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Keywords:

  • AutoCapture;
  • infant;
  • epicardial pacing;
  • congenital AV block

Background

AutoCapture™ (AC) of St. Jude Medical (SJM; St. Paul, MN, USA) pacemakers provides beat-to-beat ventricular capture verification and allows low-amplitude pacing. There has been concern about evoked response signal (ERS) amplitude decreasing over time, leading to discontinuation of AC. The purpose of this study was to evaluate the long-term performance of AC in infants with epicardial pacing leads.

Methods

Data on 16 newborns with congenital complete atrioventricular block (CCAVB) implanted with a SJM Microny pacemaker between January 1998 and December 2004 were collected. The ERS at discharge, at 12 ± 2 months, and long-term AC performance were analyzed retrospectively. The median follow-up time was 5.3 years (range 0.4–8.6 years), the end point of follow-up being either lead or generator exchange.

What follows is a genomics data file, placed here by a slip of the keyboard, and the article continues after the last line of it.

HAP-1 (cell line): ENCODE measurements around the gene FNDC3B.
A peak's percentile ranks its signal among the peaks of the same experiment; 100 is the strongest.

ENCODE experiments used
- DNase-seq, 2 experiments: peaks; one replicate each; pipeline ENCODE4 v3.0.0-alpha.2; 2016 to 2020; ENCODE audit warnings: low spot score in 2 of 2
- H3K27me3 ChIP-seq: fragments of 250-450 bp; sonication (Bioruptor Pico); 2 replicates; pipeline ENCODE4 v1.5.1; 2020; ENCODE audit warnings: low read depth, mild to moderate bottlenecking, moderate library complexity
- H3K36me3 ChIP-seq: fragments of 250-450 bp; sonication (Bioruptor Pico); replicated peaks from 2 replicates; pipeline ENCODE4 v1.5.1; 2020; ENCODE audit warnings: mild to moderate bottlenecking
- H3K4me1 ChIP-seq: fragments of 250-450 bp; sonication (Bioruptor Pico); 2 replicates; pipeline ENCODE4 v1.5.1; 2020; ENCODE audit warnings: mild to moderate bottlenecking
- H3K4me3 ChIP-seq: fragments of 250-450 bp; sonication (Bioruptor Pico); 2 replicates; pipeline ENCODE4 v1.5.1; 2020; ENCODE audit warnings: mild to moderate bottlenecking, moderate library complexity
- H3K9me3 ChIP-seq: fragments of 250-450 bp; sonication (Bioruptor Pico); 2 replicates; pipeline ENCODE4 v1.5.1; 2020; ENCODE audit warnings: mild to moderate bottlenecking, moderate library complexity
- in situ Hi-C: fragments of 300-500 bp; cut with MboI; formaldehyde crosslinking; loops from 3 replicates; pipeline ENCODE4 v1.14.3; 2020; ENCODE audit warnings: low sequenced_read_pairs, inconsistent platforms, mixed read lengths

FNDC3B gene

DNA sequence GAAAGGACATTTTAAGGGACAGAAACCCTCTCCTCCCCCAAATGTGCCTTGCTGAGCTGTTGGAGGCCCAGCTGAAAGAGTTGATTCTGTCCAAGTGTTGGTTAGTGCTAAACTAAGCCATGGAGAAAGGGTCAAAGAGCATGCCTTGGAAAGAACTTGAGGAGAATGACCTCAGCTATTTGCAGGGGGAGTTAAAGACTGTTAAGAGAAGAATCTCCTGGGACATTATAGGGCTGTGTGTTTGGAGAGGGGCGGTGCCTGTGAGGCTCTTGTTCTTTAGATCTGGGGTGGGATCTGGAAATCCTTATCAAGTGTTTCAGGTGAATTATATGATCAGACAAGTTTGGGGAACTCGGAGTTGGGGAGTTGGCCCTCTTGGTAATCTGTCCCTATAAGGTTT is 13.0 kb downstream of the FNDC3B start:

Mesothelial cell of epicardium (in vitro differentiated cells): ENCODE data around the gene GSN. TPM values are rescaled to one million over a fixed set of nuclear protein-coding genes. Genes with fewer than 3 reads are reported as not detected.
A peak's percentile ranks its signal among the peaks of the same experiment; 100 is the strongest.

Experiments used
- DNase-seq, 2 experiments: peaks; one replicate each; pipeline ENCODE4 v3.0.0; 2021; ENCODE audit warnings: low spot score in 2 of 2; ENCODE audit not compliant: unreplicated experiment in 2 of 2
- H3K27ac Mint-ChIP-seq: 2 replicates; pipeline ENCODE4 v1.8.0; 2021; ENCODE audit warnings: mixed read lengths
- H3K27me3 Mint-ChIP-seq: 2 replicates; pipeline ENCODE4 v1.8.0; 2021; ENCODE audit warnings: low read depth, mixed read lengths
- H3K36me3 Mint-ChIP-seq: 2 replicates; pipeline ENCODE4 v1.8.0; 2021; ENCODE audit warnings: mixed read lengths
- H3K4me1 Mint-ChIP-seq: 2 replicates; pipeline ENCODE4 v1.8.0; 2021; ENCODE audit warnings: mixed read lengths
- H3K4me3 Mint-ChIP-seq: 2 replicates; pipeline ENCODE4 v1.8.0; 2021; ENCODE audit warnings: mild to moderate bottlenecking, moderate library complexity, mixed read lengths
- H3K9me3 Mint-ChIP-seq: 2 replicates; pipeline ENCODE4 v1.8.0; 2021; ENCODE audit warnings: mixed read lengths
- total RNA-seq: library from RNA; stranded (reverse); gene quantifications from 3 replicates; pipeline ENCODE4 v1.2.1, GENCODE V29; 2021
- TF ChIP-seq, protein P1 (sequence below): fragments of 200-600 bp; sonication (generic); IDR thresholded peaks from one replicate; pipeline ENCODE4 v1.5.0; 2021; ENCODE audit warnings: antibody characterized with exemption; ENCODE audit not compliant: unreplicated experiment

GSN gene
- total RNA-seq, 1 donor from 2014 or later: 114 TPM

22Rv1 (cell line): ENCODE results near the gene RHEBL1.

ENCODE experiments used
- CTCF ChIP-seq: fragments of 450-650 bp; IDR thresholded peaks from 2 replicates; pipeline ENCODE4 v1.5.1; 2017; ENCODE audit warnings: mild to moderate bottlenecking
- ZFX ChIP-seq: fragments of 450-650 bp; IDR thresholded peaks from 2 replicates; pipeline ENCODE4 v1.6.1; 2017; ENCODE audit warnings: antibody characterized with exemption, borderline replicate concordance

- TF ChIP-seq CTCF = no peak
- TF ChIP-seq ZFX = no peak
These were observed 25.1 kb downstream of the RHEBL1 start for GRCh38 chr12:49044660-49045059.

Results

AC could be activated in all patients at discharge; the median ERS was 9.3 mV (3.7–19.0 mV). At 12 ± 2 months, the median ERS measured 4.6 ± 3.6 mV (n = 13), showing a significant decrease (P = 0.002) and leading to discontinuation of AC in three (23%) of 13 patients. AC use was possible in eight patients and long-term use in six patients.

Conclusions

In epicardially paced CCAVB newborns, the ERS amplitude decreased significantly during the first year. ERS decrease was the most common reason for AC failure. At 1-year follow-up, AC was functional in only 53% of patients, although it could originally be activated in all patients. During the first year of follow-up, special attention to AC parameters is recommended in this subgroup of pediatric pacemaker patients.